Composition vs. Render

Composition vs. Render

Amper’s API provides two primary avenues for working with music: Compositions and Renders. The differences between them are subtle but important:

When to Work With a Render

If your goal is to request audio of any sort, then you need to create a Render. This may at first seem like the only thing you would ever need, which may be the case depending on your usage requirements, but there are some important behaviors to keep in mind:

Your Music May Change

Timelines will be altered without prior warning if there are issues with some parts of them (e.g. supplying invalid Instruments or Descriptors, providing inappropriate Scale Qualities, etc.). There is currently no way for the API to report changes back to you without a timeline being requested. In these cases, there is no way for you to know exactly what changed or why.

Your Timeline May Be Invalid

When getting accustomed to working with timelines, there is a very real chance that a required key may be accidentally missing, a comma was deleted by mistake, or any number of other subtle issues. When requesting a Render, an invalid timeline will be unable to produce audio, which will result in a failure notification without much context. Production systems using the API that have been sufficiently tested should never provide invalid timelines, but for development this is a concern.

Ideal Use

If you are sure that the timeline you are submitting is valid, you are uninterested in any potential changes that will be made to it, and all you want is the resulting audio, then a Render is your best choice.

When to Work With a Composition

The timeline is not just an input format, it is also a form of two-way communication between you and the Amper Composer. When working with a Composition you are guaranteed to get back a timeline regardless of the input. This gives you a window into what happened between when you submitted your request and when you received the result in the following ways.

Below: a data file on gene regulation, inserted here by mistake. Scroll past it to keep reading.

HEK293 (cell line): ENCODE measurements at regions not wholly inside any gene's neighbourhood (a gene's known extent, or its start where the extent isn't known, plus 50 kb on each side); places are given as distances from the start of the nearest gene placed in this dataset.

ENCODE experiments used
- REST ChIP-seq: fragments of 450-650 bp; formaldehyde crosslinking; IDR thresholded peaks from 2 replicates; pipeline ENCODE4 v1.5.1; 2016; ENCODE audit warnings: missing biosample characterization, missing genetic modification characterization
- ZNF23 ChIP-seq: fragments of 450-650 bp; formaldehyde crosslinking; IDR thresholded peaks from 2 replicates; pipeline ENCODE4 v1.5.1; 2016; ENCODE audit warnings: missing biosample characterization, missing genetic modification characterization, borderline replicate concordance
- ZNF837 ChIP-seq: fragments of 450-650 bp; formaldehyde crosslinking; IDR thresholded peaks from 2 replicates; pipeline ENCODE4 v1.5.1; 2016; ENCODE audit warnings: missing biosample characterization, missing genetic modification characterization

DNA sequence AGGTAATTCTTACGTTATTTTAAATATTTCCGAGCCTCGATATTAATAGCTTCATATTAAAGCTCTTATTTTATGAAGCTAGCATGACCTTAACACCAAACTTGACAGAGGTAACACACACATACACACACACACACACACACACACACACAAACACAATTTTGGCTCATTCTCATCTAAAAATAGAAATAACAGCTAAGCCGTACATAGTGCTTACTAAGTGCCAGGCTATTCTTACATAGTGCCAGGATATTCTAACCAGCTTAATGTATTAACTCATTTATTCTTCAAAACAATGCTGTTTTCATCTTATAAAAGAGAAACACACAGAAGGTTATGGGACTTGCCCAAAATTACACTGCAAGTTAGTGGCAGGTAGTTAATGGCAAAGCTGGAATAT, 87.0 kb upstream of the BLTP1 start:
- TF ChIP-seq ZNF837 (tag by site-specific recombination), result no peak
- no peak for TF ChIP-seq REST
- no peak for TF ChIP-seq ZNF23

The top level JSON object of the timeline contains an easily overlooked key called notifications. This is a write-only key, anything present when submitting a request will be ignored and removed, but anything of note that unexpectedly changed will be written to a list. For instance, if an invalid Instrument id is provided, it will be removed from the timeline and a notice will be written. If a timeline is rejected, as much information regarding why will be placed in the (otherwise basically empty) resulting timeline. This is invaluable for development, testing, debugging, etc.

Observing Changes

In cases where inappropriate options were provided, a previously submitted timeline is provided containing changes, or optional keys have been omitted, the resulting timeline will be different from the provided one. By comparing the two it is possible to see what has changed. This can be helpful when trying to synchronize the music with some visualization or GUI, alerting you to when any important differences between the input and the output, etc.

Asking for Information

There is some information that is unknowable when providing an input timeline. This includes the results from requests like random_tempo, random_instruments, and the like within Actions, the exact beat that the time of an Action is, and other things that are difficult or impossible to know before the timeline has been processed. Editing-centric usage can benefit from this approach by allowing automatic changes to be known whether or not audio is being requested.

Ideal Use

If you are at all interested in feedback other than only audio, then a Composition is the best choice.

Working With Both

Nothing (aside from rate limiting restrictions) prevents you from requesting both a Composition and a Render at the same time. Provided that the input timeline used for both requests are identical, valid, and contains a random_seed, the music in both requests will be identical. Working this way would allow having further insight into the created music as well as the ability to hear it.